Here are a few ideas:


  • Reconnect with Mother Nature. Experience nature and how you feel in it. Go for a nature walk and leave your phone behind (or off). This can be a form of grounding (which can take many forms). However you feel most in touch with Mother Earth, reconnect yourself.

  • Do a digital detox. Take a break from technology or unplug certain technologies to allow yourself a break (after you finish reading this blog, of course!). Even if you just unplug for a few scheduled hours a day, you will achieve a much needed mental rest.

  • Journal. Taking pen to paper has been shown to improve mental health and acuity. Not to mention it provides great insights into ourselves.

  • Submit to faith/Meditate. Whether you're religious or not, taking a dedicated time out and submitting to a higher power is a rewarding experience if you will allow yourself to be vulnerable.

  • Spend an evening doing a hobby aside from Netflix. Learn a new trade or indulge yourself in a practice that fulfills and uplifts you.

  • Express your creativity. Play an instrument, write, draw, knit or pick up any hobby that allows you to express your creativity. Researchers found that expressing creativity is linked to brain and physical health.

  • Exercise. whether you're a pro or a slow runner, inflexible yogi, unbalanced ballerina, or doggy paddler, it's all the same. Allowing yourself to enjoy an exercise routine that connects your mind and body is a great way to achieve comfort from within and reduce stress.

  • Dress to impress, yourself. There is importance and mood enhancing qualities of dressing in clothes that make you feel good about yourself, and it's also important to be able to feel great in something that provides comfort and ease. See what makes you feel good and go for it!

  • Shut it down early. The blue light in electronics wreaks havoc on our sleep cycle. Pull away from the blue light early in the evening to allow your body to create melatonin for a good night's rest.


Techaway


With technology being a huge stressor in modern life, it's important to learn when to give yourself a time out from the external voices and turn inward. Change your habits now and start building internal armor to protect yourself from the toxicities and stressors of technology. And remember, nothing experienced on the internet can ever be better than what you can experience in the moment with yourself or a loved one!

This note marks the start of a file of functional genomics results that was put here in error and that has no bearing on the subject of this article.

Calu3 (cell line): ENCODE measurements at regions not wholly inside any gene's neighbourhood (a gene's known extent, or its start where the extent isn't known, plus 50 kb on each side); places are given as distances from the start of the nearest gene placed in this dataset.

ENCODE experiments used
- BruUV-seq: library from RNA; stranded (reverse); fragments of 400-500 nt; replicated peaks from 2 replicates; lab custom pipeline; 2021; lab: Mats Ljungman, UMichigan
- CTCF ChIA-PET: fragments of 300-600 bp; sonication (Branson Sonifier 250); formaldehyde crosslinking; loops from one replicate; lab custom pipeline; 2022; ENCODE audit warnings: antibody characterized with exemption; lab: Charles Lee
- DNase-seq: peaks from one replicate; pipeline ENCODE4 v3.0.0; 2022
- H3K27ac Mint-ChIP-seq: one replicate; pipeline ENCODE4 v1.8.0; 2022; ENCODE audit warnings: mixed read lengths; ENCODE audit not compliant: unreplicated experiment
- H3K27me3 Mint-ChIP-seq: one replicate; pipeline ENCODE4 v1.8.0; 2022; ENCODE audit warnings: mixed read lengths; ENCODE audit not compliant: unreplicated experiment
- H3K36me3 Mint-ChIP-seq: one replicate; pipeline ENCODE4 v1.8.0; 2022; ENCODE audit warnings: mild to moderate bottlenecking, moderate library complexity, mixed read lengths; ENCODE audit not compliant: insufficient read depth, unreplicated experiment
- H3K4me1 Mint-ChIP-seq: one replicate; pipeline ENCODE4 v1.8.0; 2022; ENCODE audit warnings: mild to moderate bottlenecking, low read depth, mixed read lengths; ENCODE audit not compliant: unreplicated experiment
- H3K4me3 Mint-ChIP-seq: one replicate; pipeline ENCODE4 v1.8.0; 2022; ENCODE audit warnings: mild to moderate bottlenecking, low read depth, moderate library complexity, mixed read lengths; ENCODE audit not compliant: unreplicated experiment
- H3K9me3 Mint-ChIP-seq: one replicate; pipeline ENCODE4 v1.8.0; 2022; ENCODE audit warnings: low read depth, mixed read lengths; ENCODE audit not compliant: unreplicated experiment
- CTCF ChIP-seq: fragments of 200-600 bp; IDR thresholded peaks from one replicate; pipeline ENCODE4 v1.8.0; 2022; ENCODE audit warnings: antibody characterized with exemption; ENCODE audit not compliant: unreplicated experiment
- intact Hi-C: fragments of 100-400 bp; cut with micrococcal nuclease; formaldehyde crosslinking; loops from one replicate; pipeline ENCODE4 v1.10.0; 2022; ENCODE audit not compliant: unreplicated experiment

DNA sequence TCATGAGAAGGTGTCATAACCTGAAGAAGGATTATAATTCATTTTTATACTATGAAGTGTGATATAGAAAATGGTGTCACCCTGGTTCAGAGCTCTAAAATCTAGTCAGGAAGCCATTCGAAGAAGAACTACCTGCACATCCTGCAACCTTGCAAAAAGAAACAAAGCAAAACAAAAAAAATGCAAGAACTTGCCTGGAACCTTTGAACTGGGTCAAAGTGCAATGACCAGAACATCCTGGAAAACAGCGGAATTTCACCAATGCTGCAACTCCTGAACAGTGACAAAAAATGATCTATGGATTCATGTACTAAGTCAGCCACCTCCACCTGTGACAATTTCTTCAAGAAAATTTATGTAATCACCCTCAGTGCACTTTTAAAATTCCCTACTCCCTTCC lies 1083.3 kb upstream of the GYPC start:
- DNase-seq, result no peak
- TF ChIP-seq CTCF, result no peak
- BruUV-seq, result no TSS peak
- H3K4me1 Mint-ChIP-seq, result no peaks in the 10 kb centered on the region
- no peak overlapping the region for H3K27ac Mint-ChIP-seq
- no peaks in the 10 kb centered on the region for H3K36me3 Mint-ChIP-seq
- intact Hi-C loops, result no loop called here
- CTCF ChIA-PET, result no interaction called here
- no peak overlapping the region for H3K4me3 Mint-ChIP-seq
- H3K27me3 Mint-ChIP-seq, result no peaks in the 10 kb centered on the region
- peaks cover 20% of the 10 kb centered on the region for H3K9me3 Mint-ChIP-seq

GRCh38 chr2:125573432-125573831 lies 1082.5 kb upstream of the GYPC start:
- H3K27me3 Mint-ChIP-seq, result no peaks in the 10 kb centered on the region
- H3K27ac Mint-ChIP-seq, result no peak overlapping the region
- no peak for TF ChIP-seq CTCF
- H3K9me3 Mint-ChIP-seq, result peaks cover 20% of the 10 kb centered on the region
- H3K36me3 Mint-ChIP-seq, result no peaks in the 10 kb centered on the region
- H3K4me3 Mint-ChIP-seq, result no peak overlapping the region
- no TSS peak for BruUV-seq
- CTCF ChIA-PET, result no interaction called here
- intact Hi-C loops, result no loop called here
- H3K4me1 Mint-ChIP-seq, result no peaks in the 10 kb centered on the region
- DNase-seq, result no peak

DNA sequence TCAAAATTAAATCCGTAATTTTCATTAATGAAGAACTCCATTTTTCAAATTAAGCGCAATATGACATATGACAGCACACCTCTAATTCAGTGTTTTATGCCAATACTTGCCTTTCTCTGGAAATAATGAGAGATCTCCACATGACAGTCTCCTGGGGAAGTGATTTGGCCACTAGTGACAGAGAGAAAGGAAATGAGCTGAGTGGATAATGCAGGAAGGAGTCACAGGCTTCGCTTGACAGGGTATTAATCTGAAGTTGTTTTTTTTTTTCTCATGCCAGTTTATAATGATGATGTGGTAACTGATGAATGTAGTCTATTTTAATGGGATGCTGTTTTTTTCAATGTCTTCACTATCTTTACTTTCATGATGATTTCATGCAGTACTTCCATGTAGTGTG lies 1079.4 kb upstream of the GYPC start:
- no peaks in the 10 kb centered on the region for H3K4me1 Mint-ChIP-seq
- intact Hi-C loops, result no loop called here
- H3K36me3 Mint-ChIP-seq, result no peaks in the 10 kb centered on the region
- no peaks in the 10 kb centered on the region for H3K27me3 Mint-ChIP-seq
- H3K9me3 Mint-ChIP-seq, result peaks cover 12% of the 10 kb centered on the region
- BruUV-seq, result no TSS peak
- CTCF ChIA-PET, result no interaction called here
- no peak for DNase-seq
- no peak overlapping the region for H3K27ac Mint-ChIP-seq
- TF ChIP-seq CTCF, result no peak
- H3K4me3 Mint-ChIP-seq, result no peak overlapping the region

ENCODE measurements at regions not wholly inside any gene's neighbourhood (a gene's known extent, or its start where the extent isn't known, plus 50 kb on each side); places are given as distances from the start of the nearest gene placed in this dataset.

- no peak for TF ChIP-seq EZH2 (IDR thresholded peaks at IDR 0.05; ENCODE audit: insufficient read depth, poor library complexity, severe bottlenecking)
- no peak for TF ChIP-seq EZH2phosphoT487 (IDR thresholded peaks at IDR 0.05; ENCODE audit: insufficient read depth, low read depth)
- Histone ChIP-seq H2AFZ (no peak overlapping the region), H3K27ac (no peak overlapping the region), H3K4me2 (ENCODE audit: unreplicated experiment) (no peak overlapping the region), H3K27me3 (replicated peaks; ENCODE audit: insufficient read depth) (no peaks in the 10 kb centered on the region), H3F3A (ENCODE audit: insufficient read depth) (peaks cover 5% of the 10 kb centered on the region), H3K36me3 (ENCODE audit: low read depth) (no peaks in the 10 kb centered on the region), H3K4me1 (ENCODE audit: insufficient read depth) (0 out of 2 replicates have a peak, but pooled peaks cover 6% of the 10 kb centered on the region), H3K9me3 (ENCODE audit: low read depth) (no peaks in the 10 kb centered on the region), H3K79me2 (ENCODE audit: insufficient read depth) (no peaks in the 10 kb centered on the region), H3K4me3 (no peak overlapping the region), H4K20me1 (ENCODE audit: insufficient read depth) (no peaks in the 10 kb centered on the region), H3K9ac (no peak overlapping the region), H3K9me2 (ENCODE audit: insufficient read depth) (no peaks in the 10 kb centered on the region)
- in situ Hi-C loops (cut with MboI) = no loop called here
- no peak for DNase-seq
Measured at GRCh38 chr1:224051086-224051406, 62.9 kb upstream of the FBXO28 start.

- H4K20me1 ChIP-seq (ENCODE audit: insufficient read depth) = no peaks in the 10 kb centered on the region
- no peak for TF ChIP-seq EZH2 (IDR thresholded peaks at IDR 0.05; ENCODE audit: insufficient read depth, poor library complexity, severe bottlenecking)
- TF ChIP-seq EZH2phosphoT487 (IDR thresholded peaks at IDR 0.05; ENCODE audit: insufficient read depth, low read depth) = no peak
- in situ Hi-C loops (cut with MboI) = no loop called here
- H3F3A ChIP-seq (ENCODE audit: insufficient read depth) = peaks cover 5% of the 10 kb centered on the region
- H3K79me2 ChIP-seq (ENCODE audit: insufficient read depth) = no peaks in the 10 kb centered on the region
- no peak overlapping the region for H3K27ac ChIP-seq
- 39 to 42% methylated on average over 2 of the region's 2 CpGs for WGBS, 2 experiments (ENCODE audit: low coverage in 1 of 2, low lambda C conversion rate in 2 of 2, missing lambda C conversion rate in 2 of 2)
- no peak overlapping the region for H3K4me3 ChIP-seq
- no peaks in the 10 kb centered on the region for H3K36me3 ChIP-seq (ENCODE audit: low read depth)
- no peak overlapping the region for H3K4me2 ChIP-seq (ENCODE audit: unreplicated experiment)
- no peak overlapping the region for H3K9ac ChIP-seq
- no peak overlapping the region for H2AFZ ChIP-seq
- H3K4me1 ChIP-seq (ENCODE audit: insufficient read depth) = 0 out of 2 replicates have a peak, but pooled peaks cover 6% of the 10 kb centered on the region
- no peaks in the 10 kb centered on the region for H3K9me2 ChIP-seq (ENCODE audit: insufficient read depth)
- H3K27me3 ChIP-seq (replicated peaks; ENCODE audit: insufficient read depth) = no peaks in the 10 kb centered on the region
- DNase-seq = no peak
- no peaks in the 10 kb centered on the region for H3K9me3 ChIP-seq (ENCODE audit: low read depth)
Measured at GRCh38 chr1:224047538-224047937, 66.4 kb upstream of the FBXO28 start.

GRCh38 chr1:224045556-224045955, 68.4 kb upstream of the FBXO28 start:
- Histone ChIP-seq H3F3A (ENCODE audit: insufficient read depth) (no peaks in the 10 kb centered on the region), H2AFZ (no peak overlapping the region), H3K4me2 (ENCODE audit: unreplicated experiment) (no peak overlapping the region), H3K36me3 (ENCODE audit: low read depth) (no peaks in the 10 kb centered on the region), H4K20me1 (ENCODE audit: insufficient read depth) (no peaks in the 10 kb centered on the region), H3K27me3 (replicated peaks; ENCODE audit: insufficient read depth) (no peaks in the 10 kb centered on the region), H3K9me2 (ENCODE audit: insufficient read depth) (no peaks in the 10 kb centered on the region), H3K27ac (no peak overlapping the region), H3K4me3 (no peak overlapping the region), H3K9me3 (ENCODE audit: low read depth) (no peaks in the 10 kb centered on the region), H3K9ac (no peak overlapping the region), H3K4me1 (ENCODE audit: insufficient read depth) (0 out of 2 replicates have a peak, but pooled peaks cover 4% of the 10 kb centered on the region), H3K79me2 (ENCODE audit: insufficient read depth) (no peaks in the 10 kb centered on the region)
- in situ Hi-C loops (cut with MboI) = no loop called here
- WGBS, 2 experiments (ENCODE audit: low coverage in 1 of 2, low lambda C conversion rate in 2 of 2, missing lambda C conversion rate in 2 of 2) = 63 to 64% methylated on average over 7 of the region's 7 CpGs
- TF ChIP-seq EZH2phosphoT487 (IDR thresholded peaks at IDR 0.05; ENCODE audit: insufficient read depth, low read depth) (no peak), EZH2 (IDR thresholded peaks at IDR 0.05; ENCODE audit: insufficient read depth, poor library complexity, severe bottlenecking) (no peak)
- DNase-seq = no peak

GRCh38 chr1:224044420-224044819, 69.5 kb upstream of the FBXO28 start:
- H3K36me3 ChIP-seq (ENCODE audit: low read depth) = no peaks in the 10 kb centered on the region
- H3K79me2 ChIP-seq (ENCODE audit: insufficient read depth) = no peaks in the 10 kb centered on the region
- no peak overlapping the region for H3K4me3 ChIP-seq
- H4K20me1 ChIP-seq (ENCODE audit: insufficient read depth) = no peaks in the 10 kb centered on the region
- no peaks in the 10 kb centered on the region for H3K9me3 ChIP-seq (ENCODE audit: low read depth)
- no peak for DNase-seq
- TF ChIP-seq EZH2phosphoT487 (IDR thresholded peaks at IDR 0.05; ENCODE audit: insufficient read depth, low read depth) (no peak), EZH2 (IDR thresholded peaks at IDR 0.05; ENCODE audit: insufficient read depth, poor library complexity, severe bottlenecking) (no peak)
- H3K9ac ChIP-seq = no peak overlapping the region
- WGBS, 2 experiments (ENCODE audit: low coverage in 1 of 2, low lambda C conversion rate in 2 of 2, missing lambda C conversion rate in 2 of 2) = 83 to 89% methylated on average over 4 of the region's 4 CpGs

For more health-promoting activities, learn about the importance your fascia and how to take care of it


Sources:


Bergagna, E., & Tartaglia, S. (2018). Self-Esteem, Social Comparison, and Facebook Use. Europe's journal of psychology, 14(4), 831–845. https://doi.org/10.5964/ejop.v14i4.1592


Berry, N., Emsley, R., Lobban, F., & Bucci, S. (2018). Social media and its relationship with mood, self-esteem and paranoia in psychosis. Acta psychiatrica Scandinavica, 138(6), 558–570. https://doi.org/10.1111/acps.12953


Lin, L. Y., Sidani, J. E., Shensa, A., Radovic, A., Miller, E., Colditz, J. B., Hoffman, B. L., Giles, L. M., & Primack, B. A. (2016). ASSOCIATION BETWEEN SOCIAL MEDIA USE AND DEPRESSION AMONG U.S. YOUNG ADULTS. Depression and anxiety, 33(4), 323–331. https://doi.org/10.1002/da.22466


Nimrod G. (2018). Technostress: measuring a new threat to well-being in later life. Aging & mental health, 22(8), 1080–1087. https://doi.org/10.1080/13607863.2017.1334037


Primack, B. A., Swanier, B., Georgiopoulos, A. M., Land, S. R., & Fine, M. J. (2009). Association between media use in adolescence and depression in young adulthood: a longitudinal study. Archives of general psychiatry, 66(2), 181–188. https://doi.org/10.1001/archgenpsychiatry.2008.532


Seaward, B.L. (2018). Managing stress: Principles and strategies for health and well-being (9th ed.). Burlington, MA: Jones & Bartlett Learning.


https://www.apa.org/news/press/releases/stress/2017/technology-social-media.pdf